• [0053]
    As shown in FIG. 2C, after the detachable member 110 is decoupled from the elongate delivery member 120, through the use of a combination of electrolytic and mechanical vibrational techniques, the detachable member 110 is disposed within the aneurysm 60. The application of the electrolytic and mechanical vibrational energies can be discontinued, and the elongate delivery member 120 and/or catheter 10 may be withdrawn from the vasculature. It may be necessary or desirable in some procedures to dispose one or more additional detachable members 110 within an aneurysm 60 to more fully fill or pack the interior space of the aneurysm 60. In such instances, the catheter 140 may remain positioned in the vasculature while the elongate delivery member 120 is withdrawn and another elongate delivery member 120 including a second detachable member 110 is advanced to the aneurysm 60. The detachment process, including the use of a combination of both electrolytic and vibrational energy may be repeated with the second or subsequent disposition of a detachable member 110 within aneurysm 60. An aneurysm 60 packed with one or more detachable member 110 may allow thrombus to form and/or within cause scarring in the aneurysm 60 to fill the aneurysm the aneurysm 60 thus sufficiently occluding aneurysm 60.
  • [0054]
    The use of both electrolytic and mechanical vibrational techniques to achieve detachment and/or separation can provide a significant synergistic effect, wherein detachment of the detachable member form the elongated member 120 can be achieved in a rapid and reliable fashion. For example, in at least some embodiments, the use of a combination of electrolytic and mechanical vibrational detachment techniques may achieve significantly better results in terms of timing and reliability that when either technique is used alone.
  • [0055]
    Refer now to FIG. 4A, which shows an alternative embodiment of a medical assembly 400 that may be similar in many respects to the embodiments discussed above, but having alternative constructions and/or structures for the detachment zone and/or detachable member. The medical assembly 400 includes an elongated member 420, such as a hollow or solid delivery member or wire. The elongated member 420 includes and/or forms a detachable member 410 disposed and/or attached on the distal end thereof. A detachment zone 430 is defined and/or disposed between the elongated member 420 and the detachable member 410, and includes one or more notches 432, or reduced thickness portions, defined therein. The notches 432 may provide a region of electrolytic susceptibility, and when weakened by electrolytic degradation, may serve as the detachment zone 430 for rupturing, through fatigue, when vibrational energy is applied to the elongate member 420. As such, applying a combination of electrolytic energy and mechanical vibrational energy to the detachment zone 430, for example using a method similar to that discussed above, can result in detachment of the detachable member 410 from the elongated member 420 at detachment zone 430.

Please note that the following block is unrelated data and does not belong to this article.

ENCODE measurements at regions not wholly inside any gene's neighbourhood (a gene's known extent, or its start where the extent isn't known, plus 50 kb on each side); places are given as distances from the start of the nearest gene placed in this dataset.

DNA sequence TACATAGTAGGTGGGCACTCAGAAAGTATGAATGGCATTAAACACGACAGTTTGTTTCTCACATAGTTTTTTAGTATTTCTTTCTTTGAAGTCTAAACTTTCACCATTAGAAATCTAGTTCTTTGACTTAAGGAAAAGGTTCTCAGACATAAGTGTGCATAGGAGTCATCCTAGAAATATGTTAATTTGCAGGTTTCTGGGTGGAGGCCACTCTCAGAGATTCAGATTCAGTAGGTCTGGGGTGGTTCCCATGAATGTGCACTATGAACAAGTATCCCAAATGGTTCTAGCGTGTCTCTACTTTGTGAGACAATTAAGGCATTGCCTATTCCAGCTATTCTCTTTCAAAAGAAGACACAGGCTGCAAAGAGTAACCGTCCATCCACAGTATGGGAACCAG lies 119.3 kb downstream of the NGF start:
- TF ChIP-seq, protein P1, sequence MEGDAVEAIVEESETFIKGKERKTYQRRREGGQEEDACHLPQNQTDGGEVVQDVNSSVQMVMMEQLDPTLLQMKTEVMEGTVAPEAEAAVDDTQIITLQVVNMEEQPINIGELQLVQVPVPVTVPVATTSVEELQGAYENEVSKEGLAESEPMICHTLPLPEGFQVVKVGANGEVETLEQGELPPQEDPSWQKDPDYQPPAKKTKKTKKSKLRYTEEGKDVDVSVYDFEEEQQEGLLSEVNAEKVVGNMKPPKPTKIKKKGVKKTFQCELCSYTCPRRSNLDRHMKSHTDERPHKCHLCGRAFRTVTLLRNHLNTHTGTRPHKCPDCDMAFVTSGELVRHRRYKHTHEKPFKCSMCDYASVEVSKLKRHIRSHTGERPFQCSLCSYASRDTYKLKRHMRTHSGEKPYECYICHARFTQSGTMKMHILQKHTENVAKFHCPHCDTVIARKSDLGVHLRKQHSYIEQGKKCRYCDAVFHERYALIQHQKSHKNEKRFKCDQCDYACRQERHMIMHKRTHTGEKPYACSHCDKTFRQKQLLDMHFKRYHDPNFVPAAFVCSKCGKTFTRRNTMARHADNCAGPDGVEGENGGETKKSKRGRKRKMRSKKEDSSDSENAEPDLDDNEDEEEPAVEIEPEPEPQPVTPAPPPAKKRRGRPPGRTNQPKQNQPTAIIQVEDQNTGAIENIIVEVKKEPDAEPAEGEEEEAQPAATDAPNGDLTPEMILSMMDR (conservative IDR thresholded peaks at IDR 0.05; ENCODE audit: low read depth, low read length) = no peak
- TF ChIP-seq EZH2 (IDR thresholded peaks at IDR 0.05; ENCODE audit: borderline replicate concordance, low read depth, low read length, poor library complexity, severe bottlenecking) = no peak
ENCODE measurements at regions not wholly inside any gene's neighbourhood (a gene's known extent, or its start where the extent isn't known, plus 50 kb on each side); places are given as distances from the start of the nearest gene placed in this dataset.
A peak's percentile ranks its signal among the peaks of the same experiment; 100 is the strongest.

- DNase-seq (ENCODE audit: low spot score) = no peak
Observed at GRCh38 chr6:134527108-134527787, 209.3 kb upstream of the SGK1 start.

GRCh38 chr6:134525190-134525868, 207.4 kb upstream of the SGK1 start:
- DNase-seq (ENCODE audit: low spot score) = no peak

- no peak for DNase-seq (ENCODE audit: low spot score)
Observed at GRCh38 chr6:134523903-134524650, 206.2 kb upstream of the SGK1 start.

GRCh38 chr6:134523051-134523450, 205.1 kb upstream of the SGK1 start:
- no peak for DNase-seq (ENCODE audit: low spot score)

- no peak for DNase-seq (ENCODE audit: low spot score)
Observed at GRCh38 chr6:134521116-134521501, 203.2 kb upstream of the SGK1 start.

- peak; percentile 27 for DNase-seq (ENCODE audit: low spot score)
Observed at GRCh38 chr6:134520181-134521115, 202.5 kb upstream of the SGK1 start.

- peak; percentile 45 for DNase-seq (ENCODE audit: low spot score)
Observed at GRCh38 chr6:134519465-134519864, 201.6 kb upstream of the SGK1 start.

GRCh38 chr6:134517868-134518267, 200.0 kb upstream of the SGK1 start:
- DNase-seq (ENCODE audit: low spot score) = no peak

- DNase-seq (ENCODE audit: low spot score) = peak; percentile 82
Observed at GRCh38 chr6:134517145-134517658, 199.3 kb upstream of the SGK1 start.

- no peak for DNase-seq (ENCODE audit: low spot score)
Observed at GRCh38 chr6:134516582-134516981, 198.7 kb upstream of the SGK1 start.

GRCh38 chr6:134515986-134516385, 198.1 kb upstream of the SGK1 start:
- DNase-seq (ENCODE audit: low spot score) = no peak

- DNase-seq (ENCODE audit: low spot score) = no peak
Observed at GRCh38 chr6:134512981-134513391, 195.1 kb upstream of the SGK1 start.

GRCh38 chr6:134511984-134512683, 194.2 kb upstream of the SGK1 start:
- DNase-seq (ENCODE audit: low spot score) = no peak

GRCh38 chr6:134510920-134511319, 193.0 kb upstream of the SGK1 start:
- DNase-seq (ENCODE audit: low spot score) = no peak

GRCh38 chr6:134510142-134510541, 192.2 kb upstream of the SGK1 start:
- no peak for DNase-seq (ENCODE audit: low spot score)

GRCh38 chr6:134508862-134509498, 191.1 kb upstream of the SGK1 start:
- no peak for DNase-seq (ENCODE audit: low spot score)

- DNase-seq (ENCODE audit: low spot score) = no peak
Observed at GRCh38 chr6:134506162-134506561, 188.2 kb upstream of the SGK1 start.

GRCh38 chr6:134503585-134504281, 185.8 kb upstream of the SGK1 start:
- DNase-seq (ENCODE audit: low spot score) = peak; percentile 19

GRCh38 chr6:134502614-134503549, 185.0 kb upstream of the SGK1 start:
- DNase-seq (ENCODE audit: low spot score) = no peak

• [0056]
    As can also be appreciated, FIG. 4A shows an alternative construction for the detachable member 410. The detachable member 410 in FIG. 4A is a generally elongated member having a plurality of cuts 415 defined in the surface thereof. The cuts 415 may, for example, be made to extend generally transversely into the longitudinal axis of the detachable member 410. For example, the detachable member 410 may be a generally tubular member having a generally circular cross sectional shape and having the plurality of cuts 415 formed therein that may or may not extend through the wall of the tubular member. The cuts 415 may be provided to allow the detachable member 410 to have certain characteristics, such as flexibility characteristics, for example, such that the member 410 can be bent or shaped into a desired configuration within a target location. For example, the cuts 415 may provide the detachable member 410 with flexibility that would allow it to be disposed in an aneurism in a bent, tangled, coiled, or other desirable configuration. Also, the cuts 415 may allow for more surface area exposure to blood for inducing clotting.
  • [0057]